Maori man with full moko tattoo
Maori man with full moko tattoo
Role of Tattoo
Tattoo Stories

Skin Stories: The Art and Culture of Polynesian Tattoo

Maori Chief Patara Te Tuhi.

Carving with Gunpowder: Moko in New Zealand

You may be robbed of all that you cherish. But of your moko, you cannot be deprived, except by death. It will be your ornament and your companion until your final day.

Netena Whakaari of Waimana, 1921
Polynesian settlers pulled their canoes onto the shores of New Zealand sometime before 1000 AD and settled into the rich lowlands of the North Island. They named their new home Aotearoa, Land of the Long White Cloud, to honor the snow-covered peaks that towered over them. By the 18th and 19th centuries, the Maori of New Zealand had created one of the most impressive cultures of all Polynesia. Their tattoo, called moko, reflected their refined artistry, ties to their land and their rank among their peers.

The first known contact between the Maori and Europeans in December 1642 ended in violence with the Dutch explorer Able Tasman losing four men in a skirmish. But when Captain James Cook sailed around the islands in October of 1769, the tumultuous relationship between Europeans and the Maori began in earnest. Some tribes made powerful alliances with the new settlers, acquired muskets from them, and by 1820s were staging bloody raids against each other. The price of one musket from the Europeans was four Maori heads, which were prized for their unique moko.

The Maori were master carvers, and the moko was often created by literally carving the skin with a chisel.
The full-face moko was a mark of distinction for Maori men, which communicated their status, lines of descent and tribal affiliations. It recalled their wearer's exploits in war and other great events of their life. The Maori chief Te Pehi Kupe said during a visit to England in 1826, "Europee man write with pen his name — Te Pehi's is here," pointing to his tattooed face.

The moko was often created by literally carving the skin with a chisel. The Maori were master carvers, creating fantastic and ornate carvings that graced their buildings, war implements, totems, and jewelry. Over time, they became moko artists, using their woodcarving skills to carve skin.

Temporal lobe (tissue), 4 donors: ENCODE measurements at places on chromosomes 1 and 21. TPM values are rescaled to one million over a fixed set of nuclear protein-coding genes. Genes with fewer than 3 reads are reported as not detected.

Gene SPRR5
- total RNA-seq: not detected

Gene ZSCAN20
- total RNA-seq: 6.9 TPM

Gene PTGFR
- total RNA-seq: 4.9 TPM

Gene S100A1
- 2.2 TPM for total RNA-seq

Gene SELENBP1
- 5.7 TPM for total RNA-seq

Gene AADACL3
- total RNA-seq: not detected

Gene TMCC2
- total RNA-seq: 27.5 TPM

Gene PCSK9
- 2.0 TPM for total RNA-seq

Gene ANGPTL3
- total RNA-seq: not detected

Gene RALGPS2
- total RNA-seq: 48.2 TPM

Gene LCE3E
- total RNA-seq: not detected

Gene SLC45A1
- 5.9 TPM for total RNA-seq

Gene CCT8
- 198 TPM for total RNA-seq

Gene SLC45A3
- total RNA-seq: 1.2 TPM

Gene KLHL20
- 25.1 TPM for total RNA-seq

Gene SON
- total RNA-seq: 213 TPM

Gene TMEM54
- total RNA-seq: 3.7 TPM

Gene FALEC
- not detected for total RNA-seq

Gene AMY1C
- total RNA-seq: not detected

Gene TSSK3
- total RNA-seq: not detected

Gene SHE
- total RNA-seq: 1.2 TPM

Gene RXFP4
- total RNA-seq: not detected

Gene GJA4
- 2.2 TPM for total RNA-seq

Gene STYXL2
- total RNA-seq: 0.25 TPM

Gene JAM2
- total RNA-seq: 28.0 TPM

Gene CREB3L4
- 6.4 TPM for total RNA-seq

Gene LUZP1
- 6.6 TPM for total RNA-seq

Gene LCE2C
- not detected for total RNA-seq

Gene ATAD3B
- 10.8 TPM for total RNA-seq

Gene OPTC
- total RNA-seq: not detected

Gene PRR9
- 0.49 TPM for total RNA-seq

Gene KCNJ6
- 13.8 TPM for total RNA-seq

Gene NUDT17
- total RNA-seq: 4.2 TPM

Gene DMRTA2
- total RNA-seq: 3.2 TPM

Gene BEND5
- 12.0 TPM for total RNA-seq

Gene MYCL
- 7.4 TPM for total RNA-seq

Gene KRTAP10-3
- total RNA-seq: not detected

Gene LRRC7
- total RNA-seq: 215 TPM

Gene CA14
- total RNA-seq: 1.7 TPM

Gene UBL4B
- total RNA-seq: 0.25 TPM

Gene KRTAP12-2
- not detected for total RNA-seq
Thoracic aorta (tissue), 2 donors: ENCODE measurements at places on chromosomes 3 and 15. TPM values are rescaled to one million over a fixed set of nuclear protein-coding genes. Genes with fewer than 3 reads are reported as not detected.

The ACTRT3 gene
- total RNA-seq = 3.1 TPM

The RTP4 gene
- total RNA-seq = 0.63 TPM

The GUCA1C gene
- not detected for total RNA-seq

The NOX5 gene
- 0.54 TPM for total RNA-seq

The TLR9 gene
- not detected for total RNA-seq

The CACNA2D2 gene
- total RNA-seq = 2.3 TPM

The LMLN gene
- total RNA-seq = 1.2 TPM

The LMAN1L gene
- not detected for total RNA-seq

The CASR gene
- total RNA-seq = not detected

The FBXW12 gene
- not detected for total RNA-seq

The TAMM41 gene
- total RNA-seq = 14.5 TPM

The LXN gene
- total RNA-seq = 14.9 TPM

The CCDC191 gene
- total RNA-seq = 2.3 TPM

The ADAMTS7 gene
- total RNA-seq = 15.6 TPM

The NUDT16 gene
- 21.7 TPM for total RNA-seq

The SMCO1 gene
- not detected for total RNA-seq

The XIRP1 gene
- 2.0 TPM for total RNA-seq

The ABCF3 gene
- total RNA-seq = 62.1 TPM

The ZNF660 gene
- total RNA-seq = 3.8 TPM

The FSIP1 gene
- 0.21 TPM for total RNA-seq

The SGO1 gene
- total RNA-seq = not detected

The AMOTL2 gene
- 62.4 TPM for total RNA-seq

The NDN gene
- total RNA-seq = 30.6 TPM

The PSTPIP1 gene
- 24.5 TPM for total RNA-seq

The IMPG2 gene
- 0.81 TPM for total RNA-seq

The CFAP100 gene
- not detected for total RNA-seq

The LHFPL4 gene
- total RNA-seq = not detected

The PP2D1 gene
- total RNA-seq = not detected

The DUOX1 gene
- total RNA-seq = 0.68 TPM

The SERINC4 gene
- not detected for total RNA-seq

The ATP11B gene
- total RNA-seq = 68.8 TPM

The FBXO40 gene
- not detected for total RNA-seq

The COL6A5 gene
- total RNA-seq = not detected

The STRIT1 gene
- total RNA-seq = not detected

Traditional Maori puhoro.
Traditional Maori puhoro.

In addition to full-face moko, Maori men also wore puhoro, an intricate tattoo extending from mid-torso to the knees, which featured the characteristic design of a spiral on the buttock. Carving these spiral designs on the face took almost a year of painful and dangerous work. Natural pigments were added to the skin to accentuate the patterns. After the arrival of Europeans, gunpowder was widely used as pigment, and imported iron chisels allowed carvers to make more detailed but less traditional moko.

By the 1850s, the moko suffered under attacks from missionaries, who described it as "the Devil's art". The practice revived briefly during the 1860s Maori Wars as a statement of defiance against British colonization. The art of full-face moko for men continued to fade out of fashion through the following decades. But more women began to wear moko, usually under their mouths on their chin, to mark their passage into adulthood, commemorate a special occasion, and to beautify themselves. Needles replaced chisels, making the process less risky. By the 1920s, the last of the tattooed men had died, but many women continue to wear moko until the middle of the century.

Moko for women.
Moko for women.

Maori, along with other Polynesian peoples, believe that a person's mana, their spiritual power or life force, is displayed through their tattoo. The recent re-emergence of traditional Maori tattoo art is a mark that the Maori people have not lost their ties to their ancient past despite the dominance of European culture and values in New Zealand for the past two centuries. Their mana is again on display for all to see in their moko.